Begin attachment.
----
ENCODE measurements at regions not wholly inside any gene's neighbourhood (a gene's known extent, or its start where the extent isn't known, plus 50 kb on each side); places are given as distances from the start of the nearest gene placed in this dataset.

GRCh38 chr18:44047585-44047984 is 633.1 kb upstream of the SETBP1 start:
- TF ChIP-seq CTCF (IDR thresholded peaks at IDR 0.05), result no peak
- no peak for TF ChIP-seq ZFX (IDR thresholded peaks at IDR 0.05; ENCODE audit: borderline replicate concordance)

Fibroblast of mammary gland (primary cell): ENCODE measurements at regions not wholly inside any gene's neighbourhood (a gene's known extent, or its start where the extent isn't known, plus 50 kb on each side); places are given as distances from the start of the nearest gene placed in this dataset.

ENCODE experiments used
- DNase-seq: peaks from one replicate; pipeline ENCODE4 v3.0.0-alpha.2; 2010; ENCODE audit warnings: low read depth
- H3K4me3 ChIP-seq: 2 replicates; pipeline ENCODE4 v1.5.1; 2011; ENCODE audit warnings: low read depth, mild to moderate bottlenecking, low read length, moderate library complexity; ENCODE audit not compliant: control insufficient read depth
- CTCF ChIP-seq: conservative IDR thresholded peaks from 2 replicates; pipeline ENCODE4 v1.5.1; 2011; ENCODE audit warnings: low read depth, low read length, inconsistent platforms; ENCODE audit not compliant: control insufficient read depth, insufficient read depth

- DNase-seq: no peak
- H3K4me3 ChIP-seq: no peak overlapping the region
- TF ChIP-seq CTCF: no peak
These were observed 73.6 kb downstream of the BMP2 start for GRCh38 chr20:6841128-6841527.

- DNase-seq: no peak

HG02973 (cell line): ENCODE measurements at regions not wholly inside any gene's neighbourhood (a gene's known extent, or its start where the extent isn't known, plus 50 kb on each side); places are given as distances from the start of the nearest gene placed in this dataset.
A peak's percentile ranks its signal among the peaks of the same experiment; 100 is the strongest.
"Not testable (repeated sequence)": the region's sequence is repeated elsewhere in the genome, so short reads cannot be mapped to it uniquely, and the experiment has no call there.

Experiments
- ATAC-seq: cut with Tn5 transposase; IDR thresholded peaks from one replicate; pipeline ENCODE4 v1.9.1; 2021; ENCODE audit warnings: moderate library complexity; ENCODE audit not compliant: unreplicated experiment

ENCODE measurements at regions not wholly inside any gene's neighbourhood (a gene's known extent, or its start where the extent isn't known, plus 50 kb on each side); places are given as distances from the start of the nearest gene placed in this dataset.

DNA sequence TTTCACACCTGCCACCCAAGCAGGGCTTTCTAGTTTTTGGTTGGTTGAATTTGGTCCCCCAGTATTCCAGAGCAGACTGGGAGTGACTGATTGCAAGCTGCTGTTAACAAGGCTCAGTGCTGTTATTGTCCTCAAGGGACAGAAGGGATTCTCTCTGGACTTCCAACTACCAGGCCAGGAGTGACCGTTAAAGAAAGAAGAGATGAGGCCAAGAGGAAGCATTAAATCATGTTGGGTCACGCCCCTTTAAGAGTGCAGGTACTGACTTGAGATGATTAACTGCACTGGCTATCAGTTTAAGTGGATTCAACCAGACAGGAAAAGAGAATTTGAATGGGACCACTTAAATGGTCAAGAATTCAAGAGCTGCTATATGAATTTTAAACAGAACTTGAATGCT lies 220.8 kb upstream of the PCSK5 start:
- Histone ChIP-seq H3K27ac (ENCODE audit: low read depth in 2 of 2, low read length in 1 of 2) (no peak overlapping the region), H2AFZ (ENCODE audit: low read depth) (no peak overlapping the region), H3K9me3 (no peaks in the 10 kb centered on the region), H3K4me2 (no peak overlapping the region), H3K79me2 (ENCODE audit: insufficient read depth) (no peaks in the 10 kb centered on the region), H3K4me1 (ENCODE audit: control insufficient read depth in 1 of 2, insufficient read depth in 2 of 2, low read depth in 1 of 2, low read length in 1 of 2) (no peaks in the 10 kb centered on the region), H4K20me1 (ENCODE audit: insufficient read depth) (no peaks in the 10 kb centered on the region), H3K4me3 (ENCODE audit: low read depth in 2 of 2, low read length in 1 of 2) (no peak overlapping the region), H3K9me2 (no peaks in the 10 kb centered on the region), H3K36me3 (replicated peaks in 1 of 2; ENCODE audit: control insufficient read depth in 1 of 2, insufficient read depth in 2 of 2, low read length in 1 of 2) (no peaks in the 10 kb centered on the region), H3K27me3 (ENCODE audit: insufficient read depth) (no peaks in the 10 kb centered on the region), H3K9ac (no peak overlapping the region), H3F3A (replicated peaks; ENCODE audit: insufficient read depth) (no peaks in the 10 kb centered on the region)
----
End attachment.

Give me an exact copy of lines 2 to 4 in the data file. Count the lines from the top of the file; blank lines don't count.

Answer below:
GRCh38 chr18:44047585-44047984 is 633.1 kb upstream of the SETBP1 start:
- TF ChIP-seq CTCF (IDR thresholded peaks at IDR 0.05), result no peak
- no peak for TF ChIP-seq ZFX (IDR thresholded peaks at IDR 0.05; ENCODE audit: borderline replicate concordance)